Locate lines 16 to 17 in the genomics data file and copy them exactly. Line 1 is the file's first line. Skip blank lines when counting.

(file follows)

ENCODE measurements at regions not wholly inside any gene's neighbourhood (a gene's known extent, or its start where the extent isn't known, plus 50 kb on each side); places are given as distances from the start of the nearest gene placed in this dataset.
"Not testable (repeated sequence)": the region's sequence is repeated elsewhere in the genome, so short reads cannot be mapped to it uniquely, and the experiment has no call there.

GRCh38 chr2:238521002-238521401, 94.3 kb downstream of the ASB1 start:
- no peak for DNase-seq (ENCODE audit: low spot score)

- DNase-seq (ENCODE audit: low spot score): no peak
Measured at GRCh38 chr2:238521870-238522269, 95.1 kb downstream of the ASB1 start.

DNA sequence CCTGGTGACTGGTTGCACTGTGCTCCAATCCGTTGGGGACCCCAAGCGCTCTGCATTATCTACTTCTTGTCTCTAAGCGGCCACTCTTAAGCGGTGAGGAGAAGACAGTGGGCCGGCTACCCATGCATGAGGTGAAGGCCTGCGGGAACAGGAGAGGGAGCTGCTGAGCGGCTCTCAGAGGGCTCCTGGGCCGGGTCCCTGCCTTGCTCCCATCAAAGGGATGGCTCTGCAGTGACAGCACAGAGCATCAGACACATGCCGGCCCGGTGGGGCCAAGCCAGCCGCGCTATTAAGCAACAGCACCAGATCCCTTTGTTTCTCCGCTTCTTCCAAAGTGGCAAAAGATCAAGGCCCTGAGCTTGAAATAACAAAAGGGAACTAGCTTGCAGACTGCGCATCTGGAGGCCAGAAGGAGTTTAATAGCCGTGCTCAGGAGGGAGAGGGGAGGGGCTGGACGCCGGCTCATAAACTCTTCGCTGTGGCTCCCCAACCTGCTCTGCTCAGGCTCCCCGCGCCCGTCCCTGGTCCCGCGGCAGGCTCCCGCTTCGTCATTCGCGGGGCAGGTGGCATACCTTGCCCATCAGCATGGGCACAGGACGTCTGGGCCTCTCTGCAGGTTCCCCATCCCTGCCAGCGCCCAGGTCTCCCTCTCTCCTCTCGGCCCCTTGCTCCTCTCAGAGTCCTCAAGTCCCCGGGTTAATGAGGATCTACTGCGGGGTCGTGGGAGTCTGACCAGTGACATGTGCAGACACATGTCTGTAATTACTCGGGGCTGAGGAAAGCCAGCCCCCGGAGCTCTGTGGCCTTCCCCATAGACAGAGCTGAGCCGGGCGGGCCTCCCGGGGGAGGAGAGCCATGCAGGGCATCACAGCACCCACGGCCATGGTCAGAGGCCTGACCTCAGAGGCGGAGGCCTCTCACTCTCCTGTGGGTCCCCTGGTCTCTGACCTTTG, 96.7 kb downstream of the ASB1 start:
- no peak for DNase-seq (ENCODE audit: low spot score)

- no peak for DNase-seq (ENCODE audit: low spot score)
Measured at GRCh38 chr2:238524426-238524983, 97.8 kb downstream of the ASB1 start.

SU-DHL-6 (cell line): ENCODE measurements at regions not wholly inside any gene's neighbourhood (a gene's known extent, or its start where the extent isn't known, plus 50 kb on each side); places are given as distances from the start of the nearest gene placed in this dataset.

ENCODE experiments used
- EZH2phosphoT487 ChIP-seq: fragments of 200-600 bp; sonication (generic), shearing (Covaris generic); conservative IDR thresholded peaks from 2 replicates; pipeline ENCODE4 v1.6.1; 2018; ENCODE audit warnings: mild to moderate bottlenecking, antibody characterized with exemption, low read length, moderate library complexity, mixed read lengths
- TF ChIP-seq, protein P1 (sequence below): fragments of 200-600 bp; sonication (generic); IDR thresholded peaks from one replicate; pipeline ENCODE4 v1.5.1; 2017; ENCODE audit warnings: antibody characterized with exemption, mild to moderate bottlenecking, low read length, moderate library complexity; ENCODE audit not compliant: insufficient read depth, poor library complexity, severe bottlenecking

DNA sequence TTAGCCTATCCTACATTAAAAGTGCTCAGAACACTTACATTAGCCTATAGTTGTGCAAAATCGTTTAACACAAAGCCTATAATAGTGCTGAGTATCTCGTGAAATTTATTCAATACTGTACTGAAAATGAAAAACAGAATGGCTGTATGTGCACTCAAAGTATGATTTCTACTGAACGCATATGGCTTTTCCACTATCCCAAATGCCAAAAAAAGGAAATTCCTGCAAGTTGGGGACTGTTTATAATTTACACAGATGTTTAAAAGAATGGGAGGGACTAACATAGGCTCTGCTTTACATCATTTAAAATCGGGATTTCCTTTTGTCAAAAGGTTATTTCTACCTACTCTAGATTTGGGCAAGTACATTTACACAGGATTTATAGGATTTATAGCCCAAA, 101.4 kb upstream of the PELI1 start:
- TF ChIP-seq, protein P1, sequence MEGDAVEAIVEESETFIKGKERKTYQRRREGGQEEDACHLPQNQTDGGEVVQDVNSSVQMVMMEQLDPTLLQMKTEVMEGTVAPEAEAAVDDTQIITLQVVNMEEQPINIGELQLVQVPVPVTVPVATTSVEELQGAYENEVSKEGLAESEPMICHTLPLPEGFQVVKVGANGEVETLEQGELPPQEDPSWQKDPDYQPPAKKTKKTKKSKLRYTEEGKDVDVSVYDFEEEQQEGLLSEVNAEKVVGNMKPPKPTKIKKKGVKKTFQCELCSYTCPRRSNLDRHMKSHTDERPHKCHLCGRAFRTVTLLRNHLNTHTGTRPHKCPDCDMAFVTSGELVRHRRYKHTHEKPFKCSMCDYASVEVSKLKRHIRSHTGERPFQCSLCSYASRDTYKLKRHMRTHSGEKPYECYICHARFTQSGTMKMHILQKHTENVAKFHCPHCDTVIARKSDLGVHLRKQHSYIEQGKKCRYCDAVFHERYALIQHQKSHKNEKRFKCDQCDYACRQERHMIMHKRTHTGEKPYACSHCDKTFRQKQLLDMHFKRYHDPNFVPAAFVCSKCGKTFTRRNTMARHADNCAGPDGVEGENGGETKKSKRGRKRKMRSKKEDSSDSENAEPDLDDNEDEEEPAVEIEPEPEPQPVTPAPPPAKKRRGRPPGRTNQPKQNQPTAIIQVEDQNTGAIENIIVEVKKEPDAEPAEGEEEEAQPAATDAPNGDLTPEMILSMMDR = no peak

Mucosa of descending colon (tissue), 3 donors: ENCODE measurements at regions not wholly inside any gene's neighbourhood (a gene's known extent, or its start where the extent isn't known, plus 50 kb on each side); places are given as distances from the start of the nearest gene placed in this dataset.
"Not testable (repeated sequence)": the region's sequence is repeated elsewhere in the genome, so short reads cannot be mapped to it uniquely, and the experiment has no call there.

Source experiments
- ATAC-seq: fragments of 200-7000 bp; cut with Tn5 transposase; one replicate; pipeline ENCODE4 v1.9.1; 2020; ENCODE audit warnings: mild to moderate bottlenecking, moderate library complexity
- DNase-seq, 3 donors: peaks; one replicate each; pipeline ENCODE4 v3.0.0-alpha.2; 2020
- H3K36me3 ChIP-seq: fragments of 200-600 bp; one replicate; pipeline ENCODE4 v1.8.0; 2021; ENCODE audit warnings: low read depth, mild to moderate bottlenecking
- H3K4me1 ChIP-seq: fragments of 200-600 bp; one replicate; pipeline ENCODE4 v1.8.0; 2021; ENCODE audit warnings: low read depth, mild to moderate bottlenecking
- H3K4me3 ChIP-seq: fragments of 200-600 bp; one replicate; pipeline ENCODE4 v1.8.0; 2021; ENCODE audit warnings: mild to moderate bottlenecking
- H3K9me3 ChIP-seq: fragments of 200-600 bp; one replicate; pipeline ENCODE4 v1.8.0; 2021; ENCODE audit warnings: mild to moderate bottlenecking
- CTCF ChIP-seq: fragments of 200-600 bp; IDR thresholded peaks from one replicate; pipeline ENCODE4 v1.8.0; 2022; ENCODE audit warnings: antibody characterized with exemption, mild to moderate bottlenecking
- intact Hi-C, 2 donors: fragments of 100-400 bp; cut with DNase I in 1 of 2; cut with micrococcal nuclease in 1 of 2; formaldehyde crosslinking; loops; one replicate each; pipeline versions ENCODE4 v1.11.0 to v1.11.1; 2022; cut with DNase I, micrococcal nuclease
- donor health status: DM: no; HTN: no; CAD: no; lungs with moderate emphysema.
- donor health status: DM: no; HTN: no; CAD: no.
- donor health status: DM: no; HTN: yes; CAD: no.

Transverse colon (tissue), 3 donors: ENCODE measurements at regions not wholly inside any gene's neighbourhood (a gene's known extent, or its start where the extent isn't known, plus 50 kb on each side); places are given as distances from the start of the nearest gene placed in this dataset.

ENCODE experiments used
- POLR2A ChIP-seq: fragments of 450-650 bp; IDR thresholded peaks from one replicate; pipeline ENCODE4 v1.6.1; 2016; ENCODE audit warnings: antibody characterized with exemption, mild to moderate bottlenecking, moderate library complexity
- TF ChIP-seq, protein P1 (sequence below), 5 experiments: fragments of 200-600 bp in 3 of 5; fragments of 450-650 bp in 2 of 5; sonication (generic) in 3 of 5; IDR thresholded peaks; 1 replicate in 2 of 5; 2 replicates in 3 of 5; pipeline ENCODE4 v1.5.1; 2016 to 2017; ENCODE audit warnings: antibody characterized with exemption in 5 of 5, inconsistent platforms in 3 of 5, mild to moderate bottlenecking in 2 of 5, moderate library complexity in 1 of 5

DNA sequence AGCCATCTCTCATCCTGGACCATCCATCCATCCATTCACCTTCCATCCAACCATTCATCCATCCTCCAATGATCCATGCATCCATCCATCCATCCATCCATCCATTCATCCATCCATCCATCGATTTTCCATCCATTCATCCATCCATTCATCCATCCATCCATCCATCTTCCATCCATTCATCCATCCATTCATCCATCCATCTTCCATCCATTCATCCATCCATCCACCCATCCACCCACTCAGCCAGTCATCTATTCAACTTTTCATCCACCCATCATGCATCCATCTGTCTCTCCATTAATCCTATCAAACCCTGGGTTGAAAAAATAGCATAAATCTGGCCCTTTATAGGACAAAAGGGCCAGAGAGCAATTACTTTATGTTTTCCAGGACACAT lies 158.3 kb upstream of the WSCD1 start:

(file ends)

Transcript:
- TF ChIP-seq, protein P1, sequence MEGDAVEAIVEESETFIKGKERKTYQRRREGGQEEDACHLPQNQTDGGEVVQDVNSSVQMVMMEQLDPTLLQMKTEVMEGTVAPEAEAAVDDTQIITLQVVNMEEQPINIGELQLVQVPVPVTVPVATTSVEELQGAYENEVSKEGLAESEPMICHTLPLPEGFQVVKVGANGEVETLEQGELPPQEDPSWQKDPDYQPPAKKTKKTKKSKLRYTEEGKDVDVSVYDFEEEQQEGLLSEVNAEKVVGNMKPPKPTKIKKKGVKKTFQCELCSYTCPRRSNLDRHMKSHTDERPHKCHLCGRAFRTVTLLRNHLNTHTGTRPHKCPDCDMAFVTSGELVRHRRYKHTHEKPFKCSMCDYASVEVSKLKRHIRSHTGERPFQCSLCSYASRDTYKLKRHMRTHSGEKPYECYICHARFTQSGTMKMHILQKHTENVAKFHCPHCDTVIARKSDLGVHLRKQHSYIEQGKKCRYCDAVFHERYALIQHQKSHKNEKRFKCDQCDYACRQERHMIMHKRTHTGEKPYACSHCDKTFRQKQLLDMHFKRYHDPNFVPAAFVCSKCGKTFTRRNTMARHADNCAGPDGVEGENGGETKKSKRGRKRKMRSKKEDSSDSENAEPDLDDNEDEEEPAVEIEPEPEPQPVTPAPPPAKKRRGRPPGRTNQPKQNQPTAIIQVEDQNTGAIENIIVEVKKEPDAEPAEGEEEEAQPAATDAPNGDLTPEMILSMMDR = no peak

Mucosa of descending colon (tissue), 3 donors: ENCODE measurements at regions not wholly inside any gene's neighbourhood (a gene's known extent, or its start where the extent isn't known, plus 50 kb on each side); places are given as distances from the start of the nearest gene placed in this dataset.